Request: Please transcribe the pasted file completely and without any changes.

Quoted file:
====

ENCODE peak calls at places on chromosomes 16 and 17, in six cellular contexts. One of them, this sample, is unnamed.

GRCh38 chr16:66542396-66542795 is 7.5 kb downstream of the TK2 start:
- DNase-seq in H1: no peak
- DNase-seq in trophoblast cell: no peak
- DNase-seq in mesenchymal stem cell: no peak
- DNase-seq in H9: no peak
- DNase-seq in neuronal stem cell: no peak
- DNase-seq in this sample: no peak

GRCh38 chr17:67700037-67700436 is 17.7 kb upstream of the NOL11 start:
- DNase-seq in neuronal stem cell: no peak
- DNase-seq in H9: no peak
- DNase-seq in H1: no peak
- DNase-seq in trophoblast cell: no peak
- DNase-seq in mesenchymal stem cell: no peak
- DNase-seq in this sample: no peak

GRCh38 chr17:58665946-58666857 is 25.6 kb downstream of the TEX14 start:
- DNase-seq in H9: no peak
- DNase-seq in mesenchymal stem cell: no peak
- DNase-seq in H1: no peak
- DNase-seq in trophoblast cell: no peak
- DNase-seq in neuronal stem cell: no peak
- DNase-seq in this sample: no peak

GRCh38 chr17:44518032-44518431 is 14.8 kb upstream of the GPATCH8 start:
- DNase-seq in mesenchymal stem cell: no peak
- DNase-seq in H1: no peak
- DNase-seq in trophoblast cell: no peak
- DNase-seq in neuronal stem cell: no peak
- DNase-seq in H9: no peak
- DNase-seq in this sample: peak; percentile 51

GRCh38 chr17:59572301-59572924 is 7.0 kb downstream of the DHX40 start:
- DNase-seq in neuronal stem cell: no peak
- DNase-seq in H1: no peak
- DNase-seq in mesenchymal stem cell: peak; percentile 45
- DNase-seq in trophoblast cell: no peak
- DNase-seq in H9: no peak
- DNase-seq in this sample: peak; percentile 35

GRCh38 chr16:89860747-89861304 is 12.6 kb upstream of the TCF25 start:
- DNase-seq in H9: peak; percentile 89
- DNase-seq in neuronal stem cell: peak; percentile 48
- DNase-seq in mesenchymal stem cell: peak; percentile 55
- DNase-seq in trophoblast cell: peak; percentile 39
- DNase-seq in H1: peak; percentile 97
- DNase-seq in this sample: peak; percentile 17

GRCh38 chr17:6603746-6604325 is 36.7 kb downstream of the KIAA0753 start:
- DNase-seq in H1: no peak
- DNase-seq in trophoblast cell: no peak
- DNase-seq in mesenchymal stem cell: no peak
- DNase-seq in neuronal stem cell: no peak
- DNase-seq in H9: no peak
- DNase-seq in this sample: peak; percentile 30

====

ENCODE peak calls at places on chromosomes 16 and 17, in six cellular contexts. One of them, this sample, is unnamed.

GRCh38 chr16:66542396-66542795 is 7.5 kb downstream of the TK2 start:
- DNase-seq in H1: no peak
- DNase-seq in trophoblast cell: no peak
- DNase-seq in mesenchymal stem cell: no peak
- DNase-seq in H9: no peak
- DNase-seq in neuronal stem cell: no peak
- DNase-seq in this sample: no peak

GRCh38 chr17:67700037-67700436 is 17.7 kb upstream of the NOL11 start:
- DNase-seq in neuronal stem cell: no peak
- DNase-seq in H9: no peak
- DNase-seq in H1: no peak
- DNase-seq in trophoblast cell: no peak
- DNase-seq in mesenchymal stem cell: no peak
- DNase-seq in this sample: no peak

GRCh38 chr17:58665946-58666857 is 25.6 kb downstream of the TEX14 start:
- DNase-seq in H9: no peak
- DNase-seq in mesenchymal stem cell: no peak
- DNase-seq in H1: no peak
- DNase-seq in trophoblast cell: no peak
- DNase-seq in neuronal stem cell: no peak
- DNase-seq in this sample: no peak

GRCh38 chr17:44518032-44518431 is 14.8 kb upstream of the GPATCH8 start:
- DNase-seq in mesenchymal stem cell: no peak
- DNase-seq in H1: no peak
- DNase-seq in trophoblast cell: no peak
- DNase-seq in neuronal stem cell: no peak
- DNase-seq in H9: no peak
- DNase-seq in this sample: peak; percentile 51

GRCh38 chr17:59572301-59572924 is 7.0 kb downstream of the DHX40 start:
- DNase-seq in neuronal stem cell: no peak
- DNase-seq in H1: no peak
- DNase-seq in mesenchymal stem cell: peak; percentile 45
- DNase-seq in trophoblast cell: no peak
- DNase-seq in H9: no peak
- DNase-seq in this sample: peak; percentile 35

GRCh38 chr16:89860747-89861304 is 12.6 kb upstream of the TCF25 start:
- DNase-seq in H9: peak; percentile 89
- DNase-seq in neuronal stem cell: peak; percentile 48
- DNase-seq in mesenchymal stem cell: peak; percentile 55
- DNase-seq in trophoblast cell: peak; percentile 39
- DNase-seq in H1: peak; percentile 97
- DNase-seq in this sample: peak; percentile 17

GRCh38 chr17:6603746-6604325 is 36.7 kb downstream of the KIAA0753 start:
- DNase-seq in H1: no peak
- DNase-seq in trophoblast cell: no peak
- DNase-seq in mesenchymal stem cell: no peak
- DNase-seq in neuronal stem cell: no peak
- DNase-seq in H9: no peak
- DNase-seq in this sample: peak; percentile 30